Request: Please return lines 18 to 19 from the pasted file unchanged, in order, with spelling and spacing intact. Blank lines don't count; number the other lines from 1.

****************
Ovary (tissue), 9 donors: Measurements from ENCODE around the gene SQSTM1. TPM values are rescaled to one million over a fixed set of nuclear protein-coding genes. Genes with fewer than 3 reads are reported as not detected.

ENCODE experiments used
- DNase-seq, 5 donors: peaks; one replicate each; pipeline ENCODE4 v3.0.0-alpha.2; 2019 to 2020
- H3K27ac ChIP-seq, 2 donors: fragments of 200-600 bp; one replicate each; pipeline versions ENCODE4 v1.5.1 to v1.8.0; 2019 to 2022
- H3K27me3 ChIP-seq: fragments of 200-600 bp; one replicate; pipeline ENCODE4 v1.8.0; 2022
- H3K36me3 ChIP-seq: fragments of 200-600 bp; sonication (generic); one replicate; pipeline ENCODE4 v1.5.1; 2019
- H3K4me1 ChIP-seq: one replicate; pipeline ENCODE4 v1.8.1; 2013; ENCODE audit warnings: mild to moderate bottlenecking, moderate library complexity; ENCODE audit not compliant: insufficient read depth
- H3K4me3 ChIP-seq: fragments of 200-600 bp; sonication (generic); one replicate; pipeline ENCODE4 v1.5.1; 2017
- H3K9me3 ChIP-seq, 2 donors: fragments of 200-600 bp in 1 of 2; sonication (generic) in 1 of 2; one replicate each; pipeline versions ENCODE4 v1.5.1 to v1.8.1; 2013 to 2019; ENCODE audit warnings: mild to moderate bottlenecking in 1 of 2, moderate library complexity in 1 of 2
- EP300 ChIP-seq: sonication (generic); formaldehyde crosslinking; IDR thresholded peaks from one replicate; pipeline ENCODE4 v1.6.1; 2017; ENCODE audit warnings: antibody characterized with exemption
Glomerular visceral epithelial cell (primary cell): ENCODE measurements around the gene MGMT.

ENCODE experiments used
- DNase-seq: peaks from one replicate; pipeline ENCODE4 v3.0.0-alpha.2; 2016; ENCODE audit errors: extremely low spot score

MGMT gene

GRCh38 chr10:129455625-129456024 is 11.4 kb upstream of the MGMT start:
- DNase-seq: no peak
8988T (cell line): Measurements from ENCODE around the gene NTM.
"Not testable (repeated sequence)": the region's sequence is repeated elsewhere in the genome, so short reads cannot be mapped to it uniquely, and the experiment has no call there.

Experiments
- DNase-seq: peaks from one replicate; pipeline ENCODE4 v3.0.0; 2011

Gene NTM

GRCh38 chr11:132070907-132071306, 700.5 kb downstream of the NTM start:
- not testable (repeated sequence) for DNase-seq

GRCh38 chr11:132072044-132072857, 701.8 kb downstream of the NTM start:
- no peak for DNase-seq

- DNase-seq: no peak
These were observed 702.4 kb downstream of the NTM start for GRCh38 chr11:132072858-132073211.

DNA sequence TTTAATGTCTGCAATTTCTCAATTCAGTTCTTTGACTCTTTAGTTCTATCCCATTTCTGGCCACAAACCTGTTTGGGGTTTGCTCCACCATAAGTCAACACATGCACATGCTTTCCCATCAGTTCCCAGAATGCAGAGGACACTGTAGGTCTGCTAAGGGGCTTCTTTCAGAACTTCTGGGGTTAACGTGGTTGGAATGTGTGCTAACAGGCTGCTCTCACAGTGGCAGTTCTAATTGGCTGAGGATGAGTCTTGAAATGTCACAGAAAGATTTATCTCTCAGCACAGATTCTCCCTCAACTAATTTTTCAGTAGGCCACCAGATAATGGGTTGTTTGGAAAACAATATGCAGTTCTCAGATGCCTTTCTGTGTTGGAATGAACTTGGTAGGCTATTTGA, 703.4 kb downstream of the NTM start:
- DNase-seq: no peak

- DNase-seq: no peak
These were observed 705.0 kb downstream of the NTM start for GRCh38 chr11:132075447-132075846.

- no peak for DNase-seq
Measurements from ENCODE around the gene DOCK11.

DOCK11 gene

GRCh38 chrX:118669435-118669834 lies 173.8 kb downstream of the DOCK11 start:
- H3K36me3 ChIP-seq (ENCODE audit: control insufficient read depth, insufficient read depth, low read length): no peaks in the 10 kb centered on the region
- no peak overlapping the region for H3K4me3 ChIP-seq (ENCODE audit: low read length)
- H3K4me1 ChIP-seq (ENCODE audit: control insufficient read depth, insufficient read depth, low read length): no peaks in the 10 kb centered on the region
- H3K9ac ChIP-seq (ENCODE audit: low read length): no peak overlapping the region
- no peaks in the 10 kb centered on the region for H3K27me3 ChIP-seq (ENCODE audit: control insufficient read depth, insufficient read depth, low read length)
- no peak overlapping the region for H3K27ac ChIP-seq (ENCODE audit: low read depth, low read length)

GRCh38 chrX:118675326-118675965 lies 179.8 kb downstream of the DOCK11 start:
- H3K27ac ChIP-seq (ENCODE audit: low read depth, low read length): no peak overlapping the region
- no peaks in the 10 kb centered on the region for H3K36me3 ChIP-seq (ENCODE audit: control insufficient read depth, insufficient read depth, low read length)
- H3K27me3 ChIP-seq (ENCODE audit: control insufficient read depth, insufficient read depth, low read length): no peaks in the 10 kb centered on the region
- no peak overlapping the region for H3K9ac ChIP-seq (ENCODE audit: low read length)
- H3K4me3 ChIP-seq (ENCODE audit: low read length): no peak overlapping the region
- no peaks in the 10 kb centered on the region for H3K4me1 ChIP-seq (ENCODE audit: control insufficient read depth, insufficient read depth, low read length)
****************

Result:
"Not testable (repeated sequence)": the region's sequence is repeated elsewhere in the genome, so short reads cannot be mapped to it uniquely, and the experiment has no call there.

Experiments